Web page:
Twitter Inc (NYSE:TWTR) has already benefited tremendously by flexing its muscles during the World Cup games, and now, the company has already broken its last record. Germany handed Brazil a big-time defeat seven to one, sending ripples throughout the soccer world—and also through social media, apparently.
Most talked-about sporting event in Twitter history
Twitter saw about 36.6 million tweets about the World Cup game between Germany and Brazil yesterday. The micro-blogging company said the game became its most talked-about sporting event ever, even surpassing this year’s Super Bowl when there were 24.9 million tweets about it.
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The peak of the conversation yesterday hit when German player Sami Khedira scored his team’s fifth goal. At that moment, Twitter saw more than 580,000 tweets per minute. That was also a new record for tweets per minute. Other peak moments during the game were when German player Toni Kroos scored his team’s second and third goals. Twitter also determined that player Miroslav Klose was the most-mentioned World Cup player on its micro-blogging platform. He broke a record in a game against Brazil, scoring his 16th World Cup finals goal.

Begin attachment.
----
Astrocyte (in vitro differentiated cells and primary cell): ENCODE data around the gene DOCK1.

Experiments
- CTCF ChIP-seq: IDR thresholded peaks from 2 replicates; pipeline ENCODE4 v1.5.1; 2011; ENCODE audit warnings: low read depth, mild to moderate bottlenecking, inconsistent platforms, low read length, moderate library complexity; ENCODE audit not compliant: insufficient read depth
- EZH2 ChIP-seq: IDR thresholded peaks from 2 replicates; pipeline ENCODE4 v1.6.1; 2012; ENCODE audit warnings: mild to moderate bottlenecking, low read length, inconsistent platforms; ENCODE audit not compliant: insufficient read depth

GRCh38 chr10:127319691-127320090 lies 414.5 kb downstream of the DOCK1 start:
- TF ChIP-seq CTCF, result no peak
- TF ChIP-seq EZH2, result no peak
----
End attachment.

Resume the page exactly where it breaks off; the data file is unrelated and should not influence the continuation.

The previous World Cup record regarding tweets was set during the game between Brazil and Chile, which generated 16.4 million tweets and 382,000 tweets per minute.
World Cup beats Miley Cyrus
The Guardian points out just how quickly Twitter has grown. To put today’s new records into perspective, in 2012, when Usain Bolt ran his 200 meter sprint to take the goal, there were 80,000 tweets per minute. Current President Barack Obama’s speech at the Democratic National Convention hit 52,756 tweets per minute.
Last year when Beyonce performed during the Super Bowl halftime show, there were 268,000 tweets per minute. Miley Cyrus’s infamous performance during the MTV Video Music Awards hit 360,000 tweets per minute. And this week’s previous record had already beaten the number of tweets per minute her raunchy twerking with Robin Thicke raked in.
Shares of Twitter rose as much as 2% in regular trading today.